Verbena officinalis Verbenaceae (Lamiales): a new plant model system for phyllotaxis research.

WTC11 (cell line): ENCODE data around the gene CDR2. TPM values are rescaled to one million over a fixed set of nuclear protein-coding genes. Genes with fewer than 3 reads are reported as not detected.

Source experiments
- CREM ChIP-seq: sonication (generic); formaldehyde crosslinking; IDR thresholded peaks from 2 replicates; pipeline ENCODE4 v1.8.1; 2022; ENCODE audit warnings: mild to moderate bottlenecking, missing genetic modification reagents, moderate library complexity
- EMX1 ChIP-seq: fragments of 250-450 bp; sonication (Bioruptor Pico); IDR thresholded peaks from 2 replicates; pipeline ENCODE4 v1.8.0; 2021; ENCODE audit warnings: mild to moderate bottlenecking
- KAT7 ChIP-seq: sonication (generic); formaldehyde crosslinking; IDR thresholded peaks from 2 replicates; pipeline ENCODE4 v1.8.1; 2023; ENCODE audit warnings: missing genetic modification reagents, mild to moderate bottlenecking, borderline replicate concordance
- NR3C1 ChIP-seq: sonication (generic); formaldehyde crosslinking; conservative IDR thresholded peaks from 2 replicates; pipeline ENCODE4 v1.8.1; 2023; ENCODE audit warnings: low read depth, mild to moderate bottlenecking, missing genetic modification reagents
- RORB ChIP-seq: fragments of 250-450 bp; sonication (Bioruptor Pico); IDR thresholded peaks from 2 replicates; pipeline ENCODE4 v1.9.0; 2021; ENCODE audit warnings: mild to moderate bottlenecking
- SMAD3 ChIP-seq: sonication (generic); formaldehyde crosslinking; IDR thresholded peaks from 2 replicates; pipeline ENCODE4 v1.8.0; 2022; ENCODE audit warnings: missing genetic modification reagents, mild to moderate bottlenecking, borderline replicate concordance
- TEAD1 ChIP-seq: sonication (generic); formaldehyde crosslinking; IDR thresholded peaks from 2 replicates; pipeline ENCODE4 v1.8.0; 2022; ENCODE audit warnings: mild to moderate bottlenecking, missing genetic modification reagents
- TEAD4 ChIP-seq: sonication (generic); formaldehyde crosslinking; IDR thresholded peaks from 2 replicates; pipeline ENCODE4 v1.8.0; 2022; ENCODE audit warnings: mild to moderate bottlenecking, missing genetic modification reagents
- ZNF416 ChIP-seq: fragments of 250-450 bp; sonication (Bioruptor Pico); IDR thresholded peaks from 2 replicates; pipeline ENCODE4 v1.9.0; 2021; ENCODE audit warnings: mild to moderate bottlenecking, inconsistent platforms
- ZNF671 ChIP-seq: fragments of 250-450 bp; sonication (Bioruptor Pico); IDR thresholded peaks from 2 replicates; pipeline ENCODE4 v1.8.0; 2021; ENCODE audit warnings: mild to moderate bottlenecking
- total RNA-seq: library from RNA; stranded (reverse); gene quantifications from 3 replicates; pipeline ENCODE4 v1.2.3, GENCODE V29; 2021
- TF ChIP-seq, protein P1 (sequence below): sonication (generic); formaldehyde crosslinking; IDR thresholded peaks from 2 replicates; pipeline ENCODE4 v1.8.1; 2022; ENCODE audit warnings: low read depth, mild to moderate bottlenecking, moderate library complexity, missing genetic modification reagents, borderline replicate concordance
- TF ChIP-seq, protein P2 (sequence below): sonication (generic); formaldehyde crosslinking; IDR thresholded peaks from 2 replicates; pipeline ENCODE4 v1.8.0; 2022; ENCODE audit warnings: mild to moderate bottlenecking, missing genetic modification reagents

Phyllotactic diversity and developmental transitions between phyllotactic patterns are not fully understood. The plants studied so far, such as Magnolia, Torreya or Abies, are not suitable for experimental work, and the most popular model plant, Arabidopsis thaliana, does not show sufficient phyllotactic variability. It has been found that in common verbena (Verbena officinalis L.), a perennial, cosmopolitan plant, phyllotaxis differs not only between growth phases in primary transitions but also along the indeterminate inflorescence axis in a series of multiple secondary transitions. The latter are no longer associated with the change in lateral organ identity, and the sequence of phyllotactic patterns is puzzling from a theoretical point of view. Data from the experiments in silico, confronted with empirical observations, suggest that secondary transitions might be triggered by the cumulative effect of fluctuations in the continuously decreasing bract primordia size. The most important finding is that the changes in the primary vascular system, associated with phyllotactic transitions, precede those taking place at the apical meristem. This raises the question of the role of the vascular system in determining primordia initiation sites, and possibly challenges the autonomy of the apex. The results of this study highlight the complex relationships between various systems that have to coordinate their growth and differentiation in the developing plant shoot. Common verbena emerges from this research as a plant that may become a new model suitable for further studies on the causes of phyllotactic transitions.